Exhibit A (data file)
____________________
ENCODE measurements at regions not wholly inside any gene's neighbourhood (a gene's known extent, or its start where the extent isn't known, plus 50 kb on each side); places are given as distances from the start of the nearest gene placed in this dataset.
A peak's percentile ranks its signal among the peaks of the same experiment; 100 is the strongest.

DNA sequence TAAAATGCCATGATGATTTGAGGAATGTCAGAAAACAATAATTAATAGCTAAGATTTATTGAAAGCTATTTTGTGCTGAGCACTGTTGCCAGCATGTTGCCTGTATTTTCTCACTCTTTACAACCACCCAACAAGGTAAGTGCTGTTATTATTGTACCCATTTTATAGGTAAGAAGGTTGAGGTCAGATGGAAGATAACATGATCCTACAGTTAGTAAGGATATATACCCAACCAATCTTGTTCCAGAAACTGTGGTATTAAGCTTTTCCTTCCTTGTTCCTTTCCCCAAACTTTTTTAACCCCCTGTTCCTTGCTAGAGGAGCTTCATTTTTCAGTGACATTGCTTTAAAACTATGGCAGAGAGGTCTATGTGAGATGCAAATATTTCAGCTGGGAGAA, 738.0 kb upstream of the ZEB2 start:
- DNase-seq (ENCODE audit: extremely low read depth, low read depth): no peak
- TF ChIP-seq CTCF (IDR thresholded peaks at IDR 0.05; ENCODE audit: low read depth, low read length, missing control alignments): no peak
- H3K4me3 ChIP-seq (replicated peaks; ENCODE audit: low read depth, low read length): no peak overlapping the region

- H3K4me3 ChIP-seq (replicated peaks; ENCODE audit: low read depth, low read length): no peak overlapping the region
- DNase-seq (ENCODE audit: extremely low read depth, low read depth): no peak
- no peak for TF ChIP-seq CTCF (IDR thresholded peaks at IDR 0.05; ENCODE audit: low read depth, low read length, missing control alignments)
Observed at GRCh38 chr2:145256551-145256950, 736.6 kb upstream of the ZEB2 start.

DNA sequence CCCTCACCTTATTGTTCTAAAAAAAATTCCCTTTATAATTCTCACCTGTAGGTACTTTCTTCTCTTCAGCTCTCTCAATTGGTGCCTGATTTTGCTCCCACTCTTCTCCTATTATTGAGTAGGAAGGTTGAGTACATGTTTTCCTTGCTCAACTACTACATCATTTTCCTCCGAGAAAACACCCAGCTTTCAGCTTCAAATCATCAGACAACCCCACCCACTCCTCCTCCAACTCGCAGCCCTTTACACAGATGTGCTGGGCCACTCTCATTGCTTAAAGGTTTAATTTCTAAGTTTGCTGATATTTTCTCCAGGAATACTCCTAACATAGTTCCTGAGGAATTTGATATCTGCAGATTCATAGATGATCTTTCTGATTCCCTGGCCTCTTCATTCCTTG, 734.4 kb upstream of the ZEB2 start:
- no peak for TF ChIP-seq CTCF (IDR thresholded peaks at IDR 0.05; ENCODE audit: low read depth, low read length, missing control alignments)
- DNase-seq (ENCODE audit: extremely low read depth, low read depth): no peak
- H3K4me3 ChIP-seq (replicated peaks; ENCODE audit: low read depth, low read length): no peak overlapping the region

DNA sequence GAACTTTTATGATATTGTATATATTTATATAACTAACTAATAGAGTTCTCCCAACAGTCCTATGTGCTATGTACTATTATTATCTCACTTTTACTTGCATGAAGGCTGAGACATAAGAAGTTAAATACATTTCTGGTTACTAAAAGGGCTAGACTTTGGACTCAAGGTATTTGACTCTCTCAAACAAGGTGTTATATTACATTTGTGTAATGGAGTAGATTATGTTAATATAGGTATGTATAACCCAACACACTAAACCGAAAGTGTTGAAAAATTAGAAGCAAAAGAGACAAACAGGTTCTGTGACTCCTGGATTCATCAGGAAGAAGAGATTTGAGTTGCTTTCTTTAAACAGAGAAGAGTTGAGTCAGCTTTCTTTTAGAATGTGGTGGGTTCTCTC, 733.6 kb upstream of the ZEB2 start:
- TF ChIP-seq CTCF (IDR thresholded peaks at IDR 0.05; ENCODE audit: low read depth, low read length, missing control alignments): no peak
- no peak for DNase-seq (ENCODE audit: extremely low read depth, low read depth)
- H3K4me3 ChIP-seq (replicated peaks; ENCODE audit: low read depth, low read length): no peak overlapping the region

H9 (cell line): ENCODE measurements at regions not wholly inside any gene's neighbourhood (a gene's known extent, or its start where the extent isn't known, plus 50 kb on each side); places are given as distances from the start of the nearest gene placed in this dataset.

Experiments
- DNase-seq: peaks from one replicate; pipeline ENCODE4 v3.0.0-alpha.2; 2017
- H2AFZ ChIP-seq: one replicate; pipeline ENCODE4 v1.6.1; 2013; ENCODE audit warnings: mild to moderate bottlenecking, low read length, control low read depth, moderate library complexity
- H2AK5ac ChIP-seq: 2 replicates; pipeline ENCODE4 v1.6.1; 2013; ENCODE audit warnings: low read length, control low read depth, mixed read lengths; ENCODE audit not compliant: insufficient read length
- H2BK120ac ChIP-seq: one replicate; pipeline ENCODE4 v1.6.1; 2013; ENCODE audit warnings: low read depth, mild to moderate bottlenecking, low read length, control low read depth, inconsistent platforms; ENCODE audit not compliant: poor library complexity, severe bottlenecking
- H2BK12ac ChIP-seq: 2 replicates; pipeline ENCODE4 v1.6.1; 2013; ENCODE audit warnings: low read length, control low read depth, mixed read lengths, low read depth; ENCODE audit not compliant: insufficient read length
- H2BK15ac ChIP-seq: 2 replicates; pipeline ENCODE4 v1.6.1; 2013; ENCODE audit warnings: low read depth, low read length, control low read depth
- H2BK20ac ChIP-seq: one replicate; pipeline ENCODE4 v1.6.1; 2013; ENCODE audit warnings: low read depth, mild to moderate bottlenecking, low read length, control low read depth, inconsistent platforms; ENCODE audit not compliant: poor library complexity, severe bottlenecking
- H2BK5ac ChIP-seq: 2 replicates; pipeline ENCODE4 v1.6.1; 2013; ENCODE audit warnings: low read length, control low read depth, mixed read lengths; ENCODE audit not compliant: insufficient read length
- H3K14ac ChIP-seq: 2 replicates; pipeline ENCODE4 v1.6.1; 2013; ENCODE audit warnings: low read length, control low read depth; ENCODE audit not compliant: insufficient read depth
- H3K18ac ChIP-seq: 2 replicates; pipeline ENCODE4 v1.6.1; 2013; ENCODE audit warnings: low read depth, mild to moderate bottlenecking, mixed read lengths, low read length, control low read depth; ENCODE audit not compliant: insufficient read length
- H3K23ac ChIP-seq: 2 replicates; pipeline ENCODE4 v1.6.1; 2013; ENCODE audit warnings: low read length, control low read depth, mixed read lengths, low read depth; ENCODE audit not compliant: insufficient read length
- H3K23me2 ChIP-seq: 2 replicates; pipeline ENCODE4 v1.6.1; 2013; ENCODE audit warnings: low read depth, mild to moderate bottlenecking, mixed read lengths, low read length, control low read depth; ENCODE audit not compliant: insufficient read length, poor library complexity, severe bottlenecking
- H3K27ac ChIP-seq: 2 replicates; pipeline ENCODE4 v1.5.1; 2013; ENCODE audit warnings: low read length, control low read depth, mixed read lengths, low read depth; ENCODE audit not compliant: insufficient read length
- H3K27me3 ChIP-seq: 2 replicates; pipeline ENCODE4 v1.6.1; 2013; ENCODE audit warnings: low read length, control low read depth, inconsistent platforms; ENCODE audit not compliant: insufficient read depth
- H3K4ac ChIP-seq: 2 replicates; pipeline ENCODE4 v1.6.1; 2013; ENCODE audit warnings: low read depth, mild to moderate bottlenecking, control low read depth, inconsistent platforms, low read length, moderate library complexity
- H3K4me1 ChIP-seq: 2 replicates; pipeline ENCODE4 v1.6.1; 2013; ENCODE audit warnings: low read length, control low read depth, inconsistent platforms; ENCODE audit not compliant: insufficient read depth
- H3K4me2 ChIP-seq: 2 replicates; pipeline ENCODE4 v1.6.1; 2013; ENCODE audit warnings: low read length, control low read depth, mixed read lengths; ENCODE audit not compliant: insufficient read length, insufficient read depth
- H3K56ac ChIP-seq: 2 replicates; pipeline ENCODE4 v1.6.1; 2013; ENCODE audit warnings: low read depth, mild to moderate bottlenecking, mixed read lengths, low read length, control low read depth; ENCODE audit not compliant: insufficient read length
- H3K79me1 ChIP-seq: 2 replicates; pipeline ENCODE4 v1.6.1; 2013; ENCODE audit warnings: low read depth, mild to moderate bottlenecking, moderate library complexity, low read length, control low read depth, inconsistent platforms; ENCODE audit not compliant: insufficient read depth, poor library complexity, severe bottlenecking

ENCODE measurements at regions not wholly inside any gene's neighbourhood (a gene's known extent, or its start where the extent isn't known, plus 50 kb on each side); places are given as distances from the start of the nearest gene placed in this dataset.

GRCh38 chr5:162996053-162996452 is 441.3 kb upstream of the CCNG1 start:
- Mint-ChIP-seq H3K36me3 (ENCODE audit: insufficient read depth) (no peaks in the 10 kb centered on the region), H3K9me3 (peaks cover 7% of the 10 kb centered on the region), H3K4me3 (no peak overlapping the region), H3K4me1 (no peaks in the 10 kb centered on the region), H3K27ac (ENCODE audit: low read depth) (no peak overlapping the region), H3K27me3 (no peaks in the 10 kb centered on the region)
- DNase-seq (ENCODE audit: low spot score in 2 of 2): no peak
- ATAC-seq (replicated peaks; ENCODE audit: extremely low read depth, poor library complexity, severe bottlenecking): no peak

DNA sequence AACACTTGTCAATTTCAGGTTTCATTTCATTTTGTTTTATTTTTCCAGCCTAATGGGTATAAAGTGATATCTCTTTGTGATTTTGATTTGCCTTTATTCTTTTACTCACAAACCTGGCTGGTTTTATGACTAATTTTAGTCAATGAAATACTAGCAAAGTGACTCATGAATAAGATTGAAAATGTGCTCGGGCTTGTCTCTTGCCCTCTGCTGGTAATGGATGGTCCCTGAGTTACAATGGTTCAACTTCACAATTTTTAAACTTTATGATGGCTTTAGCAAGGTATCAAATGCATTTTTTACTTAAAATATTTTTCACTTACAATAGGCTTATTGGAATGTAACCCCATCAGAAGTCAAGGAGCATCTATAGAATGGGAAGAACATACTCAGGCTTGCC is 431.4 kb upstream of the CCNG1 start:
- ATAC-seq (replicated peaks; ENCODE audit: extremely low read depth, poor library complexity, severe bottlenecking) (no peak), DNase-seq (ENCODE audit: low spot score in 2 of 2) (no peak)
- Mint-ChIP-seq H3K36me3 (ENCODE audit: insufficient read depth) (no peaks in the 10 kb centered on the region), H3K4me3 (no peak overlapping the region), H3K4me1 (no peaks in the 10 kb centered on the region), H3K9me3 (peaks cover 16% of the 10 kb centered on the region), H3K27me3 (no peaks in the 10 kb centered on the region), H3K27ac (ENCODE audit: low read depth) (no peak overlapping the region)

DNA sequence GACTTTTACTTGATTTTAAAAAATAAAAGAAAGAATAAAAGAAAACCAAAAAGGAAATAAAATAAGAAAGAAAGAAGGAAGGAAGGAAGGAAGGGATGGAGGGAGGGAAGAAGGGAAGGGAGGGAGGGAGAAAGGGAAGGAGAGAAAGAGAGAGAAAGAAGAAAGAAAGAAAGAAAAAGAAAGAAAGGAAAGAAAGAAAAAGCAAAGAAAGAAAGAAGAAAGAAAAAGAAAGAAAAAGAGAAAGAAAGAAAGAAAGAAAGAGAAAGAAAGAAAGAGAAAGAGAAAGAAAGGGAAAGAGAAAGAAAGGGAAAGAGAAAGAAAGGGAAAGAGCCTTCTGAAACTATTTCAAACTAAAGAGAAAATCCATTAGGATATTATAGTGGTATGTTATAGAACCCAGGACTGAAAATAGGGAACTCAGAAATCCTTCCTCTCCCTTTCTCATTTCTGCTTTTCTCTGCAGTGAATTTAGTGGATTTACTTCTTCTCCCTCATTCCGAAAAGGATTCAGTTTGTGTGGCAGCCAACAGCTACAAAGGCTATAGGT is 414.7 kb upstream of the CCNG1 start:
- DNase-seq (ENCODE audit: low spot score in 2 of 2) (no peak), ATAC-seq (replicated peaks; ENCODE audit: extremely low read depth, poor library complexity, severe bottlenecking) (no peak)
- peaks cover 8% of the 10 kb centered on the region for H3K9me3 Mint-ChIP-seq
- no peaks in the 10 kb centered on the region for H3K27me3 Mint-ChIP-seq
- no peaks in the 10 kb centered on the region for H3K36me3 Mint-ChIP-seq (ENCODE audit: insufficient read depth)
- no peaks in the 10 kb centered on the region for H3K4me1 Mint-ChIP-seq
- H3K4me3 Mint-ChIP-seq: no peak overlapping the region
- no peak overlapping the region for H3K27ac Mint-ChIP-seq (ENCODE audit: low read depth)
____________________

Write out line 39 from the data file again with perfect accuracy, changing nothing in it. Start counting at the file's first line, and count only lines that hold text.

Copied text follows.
- H3K79me1 ChIP-seq: 2 replicates; pipeline ENCODE4 v1.6.1; 2013; ENCODE audit warnings: low read depth, mild to moderate bottlenecking, moderate library complexity, low read length, control low read depth, inconsistent platforms; ENCODE audit not compliant: insufficient read depth, poor library complexity, severe bottlenecking